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Gosh, I just love it.  I think about this story for many different situations, but in particular, I think of Jane’s Wall as it relates to our health and how we should view it.  Of course, this is easier said than done, I realize that.  But, so often we get caught up in the idea of chasing down a goal and what the achievement of reaching that goal will bring us.  When I lose 10 pounds, then I’ll be content with my weight.  When I can see my abs again, then I’ll gain confidence.  If I could just lay off the sugar, then I’ll be setting a good example for my kids. 

Wouldn’t it be great to let go of the idea of our health project being “complete” or “perfect” and truly fall in love with the parts of the process?

Moving our bodies through walking, or dancing, or climbing up a mountain simply because we enjoy it and not because we are chasing after a smaller number on a scale. Or making a home cooked meal for the family simply because we enjoy the time around the table together as we eat that meal.  Or laying off the sugar because we are obsessed with the way we feel when we actually do it.  What if we could let go of this idea that the goal will make us content and celebrate the person we are becoming each time we stick to the process because we enjoy it? I honestly can’t think of a better approach.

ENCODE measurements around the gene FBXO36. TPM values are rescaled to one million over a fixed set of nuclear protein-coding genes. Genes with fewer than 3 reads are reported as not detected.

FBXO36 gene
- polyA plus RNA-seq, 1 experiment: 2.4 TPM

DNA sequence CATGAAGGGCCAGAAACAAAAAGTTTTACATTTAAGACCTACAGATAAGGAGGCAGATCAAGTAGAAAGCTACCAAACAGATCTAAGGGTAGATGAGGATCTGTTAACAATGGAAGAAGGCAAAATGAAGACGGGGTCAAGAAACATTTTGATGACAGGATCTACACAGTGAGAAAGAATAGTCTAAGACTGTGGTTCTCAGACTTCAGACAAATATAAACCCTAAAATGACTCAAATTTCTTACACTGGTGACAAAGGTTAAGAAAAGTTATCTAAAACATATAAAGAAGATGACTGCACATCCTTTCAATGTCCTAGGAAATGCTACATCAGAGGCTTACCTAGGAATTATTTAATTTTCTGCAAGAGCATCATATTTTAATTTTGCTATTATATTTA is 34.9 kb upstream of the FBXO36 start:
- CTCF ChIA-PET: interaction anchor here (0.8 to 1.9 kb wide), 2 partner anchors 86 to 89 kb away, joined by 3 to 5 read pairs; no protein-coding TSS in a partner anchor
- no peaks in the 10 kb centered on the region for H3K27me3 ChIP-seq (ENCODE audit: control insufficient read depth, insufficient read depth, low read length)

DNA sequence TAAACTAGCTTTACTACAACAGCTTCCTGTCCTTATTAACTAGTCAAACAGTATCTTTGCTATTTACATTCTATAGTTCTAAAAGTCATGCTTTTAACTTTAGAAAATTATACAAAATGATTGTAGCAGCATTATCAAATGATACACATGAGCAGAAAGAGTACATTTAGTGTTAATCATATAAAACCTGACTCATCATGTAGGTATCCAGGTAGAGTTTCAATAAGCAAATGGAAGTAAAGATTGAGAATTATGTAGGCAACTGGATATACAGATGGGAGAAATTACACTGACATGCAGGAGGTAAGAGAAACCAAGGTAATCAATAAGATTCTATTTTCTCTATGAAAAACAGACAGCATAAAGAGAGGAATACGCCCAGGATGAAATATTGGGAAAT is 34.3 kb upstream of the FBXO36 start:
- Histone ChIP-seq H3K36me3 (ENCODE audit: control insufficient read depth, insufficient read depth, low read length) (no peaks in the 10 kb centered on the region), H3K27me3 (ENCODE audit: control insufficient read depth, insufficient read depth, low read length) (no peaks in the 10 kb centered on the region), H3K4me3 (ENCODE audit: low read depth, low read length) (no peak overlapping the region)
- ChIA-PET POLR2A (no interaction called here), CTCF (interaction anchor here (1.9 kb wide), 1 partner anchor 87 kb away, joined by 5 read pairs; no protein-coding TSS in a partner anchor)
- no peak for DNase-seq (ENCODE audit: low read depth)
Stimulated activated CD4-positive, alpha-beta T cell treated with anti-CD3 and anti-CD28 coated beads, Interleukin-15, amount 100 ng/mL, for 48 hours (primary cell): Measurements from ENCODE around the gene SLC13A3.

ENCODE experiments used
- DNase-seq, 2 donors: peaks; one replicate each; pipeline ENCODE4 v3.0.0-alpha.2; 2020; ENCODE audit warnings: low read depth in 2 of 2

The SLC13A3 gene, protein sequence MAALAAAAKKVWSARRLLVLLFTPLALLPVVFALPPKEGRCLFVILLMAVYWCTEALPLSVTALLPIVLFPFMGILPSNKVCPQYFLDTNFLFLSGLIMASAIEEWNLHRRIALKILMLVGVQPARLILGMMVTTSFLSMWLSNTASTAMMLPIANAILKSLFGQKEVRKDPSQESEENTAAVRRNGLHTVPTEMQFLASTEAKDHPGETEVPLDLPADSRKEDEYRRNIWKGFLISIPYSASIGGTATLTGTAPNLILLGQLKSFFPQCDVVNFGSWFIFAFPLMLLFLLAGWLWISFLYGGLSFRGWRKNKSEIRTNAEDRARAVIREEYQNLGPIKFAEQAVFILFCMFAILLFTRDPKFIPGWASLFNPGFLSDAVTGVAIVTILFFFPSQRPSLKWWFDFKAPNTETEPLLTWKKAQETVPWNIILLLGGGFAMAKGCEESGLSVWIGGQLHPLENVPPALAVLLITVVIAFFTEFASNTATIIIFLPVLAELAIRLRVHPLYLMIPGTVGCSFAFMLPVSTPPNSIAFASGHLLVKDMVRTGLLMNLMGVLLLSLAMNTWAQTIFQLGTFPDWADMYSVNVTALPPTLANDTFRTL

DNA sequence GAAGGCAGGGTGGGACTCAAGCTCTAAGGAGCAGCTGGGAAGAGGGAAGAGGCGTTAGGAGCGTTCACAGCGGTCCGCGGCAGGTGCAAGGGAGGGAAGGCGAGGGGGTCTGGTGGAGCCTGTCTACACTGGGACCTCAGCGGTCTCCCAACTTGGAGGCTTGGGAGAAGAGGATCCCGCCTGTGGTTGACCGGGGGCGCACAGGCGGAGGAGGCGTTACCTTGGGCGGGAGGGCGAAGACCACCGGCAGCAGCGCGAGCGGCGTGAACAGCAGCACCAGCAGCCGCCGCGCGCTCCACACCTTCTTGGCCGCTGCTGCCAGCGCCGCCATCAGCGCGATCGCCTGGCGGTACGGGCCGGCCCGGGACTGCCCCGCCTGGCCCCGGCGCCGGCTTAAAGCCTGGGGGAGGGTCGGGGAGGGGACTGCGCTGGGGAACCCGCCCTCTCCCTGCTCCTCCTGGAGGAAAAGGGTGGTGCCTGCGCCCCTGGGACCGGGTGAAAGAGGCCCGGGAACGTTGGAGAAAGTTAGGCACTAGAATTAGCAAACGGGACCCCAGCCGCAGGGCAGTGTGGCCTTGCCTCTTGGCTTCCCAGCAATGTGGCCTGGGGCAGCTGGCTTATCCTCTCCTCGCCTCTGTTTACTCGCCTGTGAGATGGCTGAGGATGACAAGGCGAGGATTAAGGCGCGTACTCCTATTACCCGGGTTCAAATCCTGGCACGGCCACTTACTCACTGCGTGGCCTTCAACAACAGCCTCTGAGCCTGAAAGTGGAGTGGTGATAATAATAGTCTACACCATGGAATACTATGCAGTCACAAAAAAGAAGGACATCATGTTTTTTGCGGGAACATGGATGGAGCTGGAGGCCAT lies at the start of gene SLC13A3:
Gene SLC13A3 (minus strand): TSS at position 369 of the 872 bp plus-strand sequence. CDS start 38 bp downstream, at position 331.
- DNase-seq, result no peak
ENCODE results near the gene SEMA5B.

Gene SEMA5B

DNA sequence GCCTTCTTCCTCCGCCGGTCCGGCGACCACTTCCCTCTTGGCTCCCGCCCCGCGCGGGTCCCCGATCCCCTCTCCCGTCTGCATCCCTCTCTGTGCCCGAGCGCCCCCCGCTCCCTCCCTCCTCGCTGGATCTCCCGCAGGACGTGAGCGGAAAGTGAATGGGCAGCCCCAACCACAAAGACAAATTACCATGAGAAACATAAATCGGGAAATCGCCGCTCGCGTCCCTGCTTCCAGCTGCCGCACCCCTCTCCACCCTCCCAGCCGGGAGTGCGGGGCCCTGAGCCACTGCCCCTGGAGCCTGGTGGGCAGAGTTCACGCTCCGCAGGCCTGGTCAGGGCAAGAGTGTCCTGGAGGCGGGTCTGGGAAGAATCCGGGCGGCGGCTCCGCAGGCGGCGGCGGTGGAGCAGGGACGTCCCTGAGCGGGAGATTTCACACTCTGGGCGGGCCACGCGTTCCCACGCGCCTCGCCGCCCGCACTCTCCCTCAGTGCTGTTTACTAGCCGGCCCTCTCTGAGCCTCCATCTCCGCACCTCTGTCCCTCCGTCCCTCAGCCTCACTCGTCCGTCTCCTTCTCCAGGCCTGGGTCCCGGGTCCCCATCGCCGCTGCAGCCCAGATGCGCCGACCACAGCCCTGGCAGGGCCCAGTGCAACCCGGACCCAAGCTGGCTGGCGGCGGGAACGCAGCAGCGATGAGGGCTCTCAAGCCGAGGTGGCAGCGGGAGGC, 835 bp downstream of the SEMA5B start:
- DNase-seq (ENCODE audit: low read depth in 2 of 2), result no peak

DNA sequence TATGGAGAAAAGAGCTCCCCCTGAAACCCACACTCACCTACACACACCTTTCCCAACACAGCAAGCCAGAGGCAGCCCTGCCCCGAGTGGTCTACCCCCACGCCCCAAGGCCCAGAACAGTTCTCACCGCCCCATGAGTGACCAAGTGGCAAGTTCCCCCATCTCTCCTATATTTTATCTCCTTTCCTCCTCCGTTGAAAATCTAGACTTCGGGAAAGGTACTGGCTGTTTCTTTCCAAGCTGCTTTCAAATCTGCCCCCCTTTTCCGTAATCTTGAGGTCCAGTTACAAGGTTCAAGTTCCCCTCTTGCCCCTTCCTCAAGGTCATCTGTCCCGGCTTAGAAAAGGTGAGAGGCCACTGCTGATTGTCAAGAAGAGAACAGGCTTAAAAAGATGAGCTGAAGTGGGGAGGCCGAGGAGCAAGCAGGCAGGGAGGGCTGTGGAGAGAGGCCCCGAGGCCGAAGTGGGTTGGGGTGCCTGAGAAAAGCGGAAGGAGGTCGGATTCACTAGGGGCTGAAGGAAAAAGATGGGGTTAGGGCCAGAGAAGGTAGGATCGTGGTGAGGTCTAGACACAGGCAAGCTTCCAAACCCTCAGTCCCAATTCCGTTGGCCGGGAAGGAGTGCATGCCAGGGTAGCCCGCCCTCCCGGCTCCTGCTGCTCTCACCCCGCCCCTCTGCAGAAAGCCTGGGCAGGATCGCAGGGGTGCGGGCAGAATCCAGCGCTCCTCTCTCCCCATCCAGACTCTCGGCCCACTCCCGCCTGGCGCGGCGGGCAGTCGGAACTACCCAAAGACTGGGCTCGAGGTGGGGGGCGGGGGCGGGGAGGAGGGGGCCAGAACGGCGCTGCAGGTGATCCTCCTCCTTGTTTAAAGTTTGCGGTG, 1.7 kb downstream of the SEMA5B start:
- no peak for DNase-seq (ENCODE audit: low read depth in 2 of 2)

Yes – there will be moments in life where goal setting with our health is helpful and maybe even necessary.  But, I truly believe if we are able to let go of the goal itself and fall in love with the process that gets us there, we will start to notice the small victories along our health journey that we would otherwise overlook.  Maybe consistency in your gym process allows you to get your first push-up. Or, your commitment to cleaning up your diet allows you to swap your sweet tea habit for unsweetened tea.  On their own, each of these mini-milestones may seem insignificant if your goal is stringing together 10 push-ups or cutting out sugar altogether. But each time you achieve these mini-milestones that come from consistency with the process, you find a new “set-point”.  And with each new set-point, you have a new opportunity for growth and a new opportunity for another mini-milestone.  And before you know it, you have a collection of these mini-milestone, or mountain stones, that will accumulate to a major milestone with your health, or to build a beautiful wall.  The more you are able to focus on the process the more visible your successes become because you aren’t fixated on reaching the final goal, and only the final goal.  So, let’s let go of the long term goal and embrace the process that will help us to reach that goal.